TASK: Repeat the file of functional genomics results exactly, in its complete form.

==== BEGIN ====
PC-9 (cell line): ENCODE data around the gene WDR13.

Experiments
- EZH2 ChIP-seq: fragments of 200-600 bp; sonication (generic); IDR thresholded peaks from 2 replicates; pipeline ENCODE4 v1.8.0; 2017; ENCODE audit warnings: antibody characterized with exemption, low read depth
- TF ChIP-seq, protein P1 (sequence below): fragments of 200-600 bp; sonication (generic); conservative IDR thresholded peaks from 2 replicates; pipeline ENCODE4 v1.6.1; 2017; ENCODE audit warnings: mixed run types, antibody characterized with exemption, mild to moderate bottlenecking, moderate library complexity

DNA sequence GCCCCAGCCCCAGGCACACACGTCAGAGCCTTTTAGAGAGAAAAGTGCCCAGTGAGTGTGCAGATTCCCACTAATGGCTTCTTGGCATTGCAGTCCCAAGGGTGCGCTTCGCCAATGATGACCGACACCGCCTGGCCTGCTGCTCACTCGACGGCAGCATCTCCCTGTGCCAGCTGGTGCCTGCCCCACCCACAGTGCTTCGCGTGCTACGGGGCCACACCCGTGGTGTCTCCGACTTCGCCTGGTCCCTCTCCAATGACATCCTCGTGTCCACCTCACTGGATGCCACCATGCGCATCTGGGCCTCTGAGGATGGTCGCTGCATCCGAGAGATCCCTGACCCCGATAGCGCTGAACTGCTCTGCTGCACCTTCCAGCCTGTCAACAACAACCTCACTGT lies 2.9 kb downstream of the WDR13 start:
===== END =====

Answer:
PC-9 (cell line): ENCODE data around the gene WDR13.

Experiments
- EZH2 ChIP-seq: fragments of 200-600 bp; sonication (generic); IDR thresholded peaks from 2 replicates; pipeline ENCODE4 v1.8.0; 2017; ENCODE audit warnings: antibody characterized with exemption, low read depth
- TF ChIP-seq, protein P1 (sequence below): fragments of 200-600 bp; sonication (generic); conservative IDR thresholded peaks from 2 replicates; pipeline ENCODE4 v1.6.1; 2017; ENCODE audit warnings: mixed run types, antibody characterized with exemption, mild to moderate bottlenecking, moderate library complexity

DNA sequence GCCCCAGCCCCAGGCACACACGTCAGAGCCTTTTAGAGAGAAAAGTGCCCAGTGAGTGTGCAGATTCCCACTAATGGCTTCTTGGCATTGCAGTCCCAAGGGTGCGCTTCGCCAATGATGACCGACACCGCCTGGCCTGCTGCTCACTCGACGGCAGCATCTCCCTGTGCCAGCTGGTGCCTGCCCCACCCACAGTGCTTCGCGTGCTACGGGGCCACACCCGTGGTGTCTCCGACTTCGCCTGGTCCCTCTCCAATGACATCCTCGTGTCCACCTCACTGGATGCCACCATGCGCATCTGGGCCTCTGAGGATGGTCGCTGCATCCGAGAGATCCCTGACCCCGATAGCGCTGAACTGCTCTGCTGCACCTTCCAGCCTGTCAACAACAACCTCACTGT lies 2.9 kb downstream of the WDR13 start: